Wednesday, two races were scheduled and as the wind held due South, we got the remaining two windward-leeward races off. The start of the morning race was good with Italy first over the line, a position she maintained. The fleet split with Italy, Switzerland, and Spain (The Marquis de Povar) choosing the cliffs and Norway and Denmark the breakwater. The cliff paid off.

Spain retired with a broken shroud lashing. Result was Italy first, Sweden second, and Belgium third.

That afternoon the wind dropped to force 3 and Mario Capio, finding his form, came in half a minute ahead of Achard of France with Spain dose behind in 3rd place. This made the points position most interesting, with several in the running at this time. Scotland, participating for the first time in Snipe Championships, was represented by Mr. J. Mackay who was not at home in a borrowed boat and was well down the fleet.

The wind lessened as the week progressed and this favoured the Swiss boat, who obtained two firsts. In the last race, Italy had to get a fifth or better to win the event, but was early at the starting line and turned towards the committee boat. Dany Gratis (Belgium) had a perfect start but masked Mario's view mid so he did not see his recall number until a few seconds later. This cost him the championship, as he finished sixth.

Mario put in a protest, saying that Dany must have been over as well, but the protest was not upheld. Subsequent viewing of a film taken of that start proves the judges right. Spain finished second and Denmark third in that rare.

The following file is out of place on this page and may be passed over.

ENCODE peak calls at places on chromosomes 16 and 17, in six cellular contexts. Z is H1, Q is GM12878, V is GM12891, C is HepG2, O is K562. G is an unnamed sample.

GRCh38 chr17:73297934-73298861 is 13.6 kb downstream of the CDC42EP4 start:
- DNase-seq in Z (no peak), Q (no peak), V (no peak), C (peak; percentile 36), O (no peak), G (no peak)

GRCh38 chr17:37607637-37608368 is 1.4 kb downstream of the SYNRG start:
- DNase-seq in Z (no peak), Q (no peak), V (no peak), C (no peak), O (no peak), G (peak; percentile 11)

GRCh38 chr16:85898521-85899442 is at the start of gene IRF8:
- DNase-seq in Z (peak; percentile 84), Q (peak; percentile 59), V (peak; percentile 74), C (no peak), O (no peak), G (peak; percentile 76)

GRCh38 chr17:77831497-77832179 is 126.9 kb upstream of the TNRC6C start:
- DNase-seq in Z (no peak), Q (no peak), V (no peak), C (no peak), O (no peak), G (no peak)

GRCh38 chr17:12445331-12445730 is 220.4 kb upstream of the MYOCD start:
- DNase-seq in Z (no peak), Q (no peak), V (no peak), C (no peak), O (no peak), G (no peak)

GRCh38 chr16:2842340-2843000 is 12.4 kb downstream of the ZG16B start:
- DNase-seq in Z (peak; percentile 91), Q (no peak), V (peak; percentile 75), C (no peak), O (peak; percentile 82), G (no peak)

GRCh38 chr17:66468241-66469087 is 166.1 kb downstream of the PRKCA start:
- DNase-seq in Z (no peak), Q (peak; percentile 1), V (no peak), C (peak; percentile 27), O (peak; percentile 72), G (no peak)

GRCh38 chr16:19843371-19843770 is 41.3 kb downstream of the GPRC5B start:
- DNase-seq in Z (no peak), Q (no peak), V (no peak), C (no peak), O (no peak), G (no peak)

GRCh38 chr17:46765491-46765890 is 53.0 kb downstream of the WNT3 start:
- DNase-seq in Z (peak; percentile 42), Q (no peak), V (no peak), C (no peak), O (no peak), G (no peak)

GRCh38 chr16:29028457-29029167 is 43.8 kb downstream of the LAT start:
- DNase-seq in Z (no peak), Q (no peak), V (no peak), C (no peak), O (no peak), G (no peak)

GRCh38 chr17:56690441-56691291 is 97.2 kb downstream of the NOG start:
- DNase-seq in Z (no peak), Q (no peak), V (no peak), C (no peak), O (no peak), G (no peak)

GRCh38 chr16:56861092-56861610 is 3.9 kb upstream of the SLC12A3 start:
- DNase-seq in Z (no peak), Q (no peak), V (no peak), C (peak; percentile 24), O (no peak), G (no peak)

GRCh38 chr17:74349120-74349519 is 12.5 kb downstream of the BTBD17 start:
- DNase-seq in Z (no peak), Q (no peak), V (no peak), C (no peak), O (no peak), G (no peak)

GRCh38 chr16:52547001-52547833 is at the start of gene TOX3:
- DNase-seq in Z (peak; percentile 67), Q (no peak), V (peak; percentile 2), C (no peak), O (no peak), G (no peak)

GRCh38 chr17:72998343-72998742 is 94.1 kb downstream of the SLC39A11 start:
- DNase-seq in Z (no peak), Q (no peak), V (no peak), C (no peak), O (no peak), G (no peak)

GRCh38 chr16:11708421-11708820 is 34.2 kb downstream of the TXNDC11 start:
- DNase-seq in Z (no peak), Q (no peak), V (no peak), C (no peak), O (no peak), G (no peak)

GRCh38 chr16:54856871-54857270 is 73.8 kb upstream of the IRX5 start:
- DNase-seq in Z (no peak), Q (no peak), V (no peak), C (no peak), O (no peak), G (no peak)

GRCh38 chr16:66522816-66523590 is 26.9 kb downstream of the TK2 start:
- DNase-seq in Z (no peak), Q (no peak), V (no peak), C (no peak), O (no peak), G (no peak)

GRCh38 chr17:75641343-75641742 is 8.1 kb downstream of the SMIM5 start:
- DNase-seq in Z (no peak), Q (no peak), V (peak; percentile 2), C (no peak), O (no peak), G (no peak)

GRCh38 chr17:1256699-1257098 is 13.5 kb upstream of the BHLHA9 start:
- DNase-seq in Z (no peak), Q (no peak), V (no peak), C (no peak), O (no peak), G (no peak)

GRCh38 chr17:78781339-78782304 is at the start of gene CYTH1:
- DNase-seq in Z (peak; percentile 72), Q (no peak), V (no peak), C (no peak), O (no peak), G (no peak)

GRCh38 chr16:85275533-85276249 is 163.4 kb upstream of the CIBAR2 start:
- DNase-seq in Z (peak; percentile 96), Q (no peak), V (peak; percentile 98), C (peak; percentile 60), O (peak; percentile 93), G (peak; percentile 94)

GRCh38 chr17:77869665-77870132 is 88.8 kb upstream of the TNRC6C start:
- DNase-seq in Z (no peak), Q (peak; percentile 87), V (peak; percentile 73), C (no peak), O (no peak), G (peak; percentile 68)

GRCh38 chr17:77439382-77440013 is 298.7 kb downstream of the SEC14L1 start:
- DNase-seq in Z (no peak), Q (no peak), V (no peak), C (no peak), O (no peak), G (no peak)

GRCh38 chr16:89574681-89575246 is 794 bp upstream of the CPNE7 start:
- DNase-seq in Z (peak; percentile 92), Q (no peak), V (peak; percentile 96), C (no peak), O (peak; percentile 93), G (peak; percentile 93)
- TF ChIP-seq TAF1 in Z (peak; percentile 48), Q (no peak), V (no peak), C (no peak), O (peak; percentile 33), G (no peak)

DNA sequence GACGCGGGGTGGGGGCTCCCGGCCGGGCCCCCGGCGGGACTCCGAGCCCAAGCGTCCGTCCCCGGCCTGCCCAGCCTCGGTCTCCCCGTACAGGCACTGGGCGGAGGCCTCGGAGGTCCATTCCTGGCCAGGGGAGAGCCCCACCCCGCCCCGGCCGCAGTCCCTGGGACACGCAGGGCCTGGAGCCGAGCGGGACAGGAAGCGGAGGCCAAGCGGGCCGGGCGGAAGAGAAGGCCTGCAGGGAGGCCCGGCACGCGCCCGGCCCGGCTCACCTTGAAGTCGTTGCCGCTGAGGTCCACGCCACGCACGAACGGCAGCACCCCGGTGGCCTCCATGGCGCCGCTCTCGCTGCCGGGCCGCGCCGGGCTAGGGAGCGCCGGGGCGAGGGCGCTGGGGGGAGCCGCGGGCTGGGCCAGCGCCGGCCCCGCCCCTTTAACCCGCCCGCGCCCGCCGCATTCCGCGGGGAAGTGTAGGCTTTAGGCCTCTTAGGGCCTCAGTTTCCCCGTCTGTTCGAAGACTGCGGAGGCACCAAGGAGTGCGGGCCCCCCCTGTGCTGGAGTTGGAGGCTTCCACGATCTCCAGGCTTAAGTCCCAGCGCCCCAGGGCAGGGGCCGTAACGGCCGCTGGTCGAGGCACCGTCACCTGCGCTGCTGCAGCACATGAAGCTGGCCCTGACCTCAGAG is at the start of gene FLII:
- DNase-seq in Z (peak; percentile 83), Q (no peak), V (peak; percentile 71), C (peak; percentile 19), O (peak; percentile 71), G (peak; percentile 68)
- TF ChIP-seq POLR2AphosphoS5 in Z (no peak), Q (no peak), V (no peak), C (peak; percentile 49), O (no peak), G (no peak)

Dr. Clark Penman never struck his form and as someone remarked, being the perfect host, he allowed all but Scotland to beat him.

The entertainment side was very good with cocktail parties and a reception by the Lord Mayor, the Royal Corinthian Y.C., the Royal South Western Y. C., and the Royal Western Y. C. of England, the latter at the home of Lord Morley. A tea party was given by the Lord Mayor a. the home of Sir Francis Drake, Buekland Abbey.

The prize-giving dinner and dance was held in the Officers Mess at the H. A. F Mount Batten by kind permission of the A.O.C.

The Vice-Commodore of the P. P. S. A. expressed the hope that Plymouth might see a Snipe World Championship there one day.

The six Snipe Fleets of England and numerous friends raised the funds for the Championship and, without their help, this most successful regatta would not have been possible. Competitors testified to the warmth of welcome shown by the people of Plymouth, which makes for the success of all International sporting events.

Results: 6 races sailed — 5 counted

1st 10576 R. Fragniere & R. Glutz - Switzerland - 7309 pts
2nd 11156 Mario Capio & L. Podesta - Italy - 7242 pts
3rd 10036 Svend Rantil & B. Keutil - Denmark - 6938 pts
4th 10921 B. Achard & P. Gramond - France - 6875 pts
5th 10623 Nils Monstad & H. Grav - Norway - 6780 pts
6th 11542 Marquis de Povar & L. Triay - Spain - 6723 pts
7th 8226 B. Jameson & F. Ahman - Sweden - 6711 pts
8th 9518 Dany Graaux & F. Michaels - Belguim - 6563 pts
9th 8855 A.C. Ponman & E Hine - England - 5254 pts
10th 10326 J. Mackay & H. Sutherland - Scotland - 4931 pts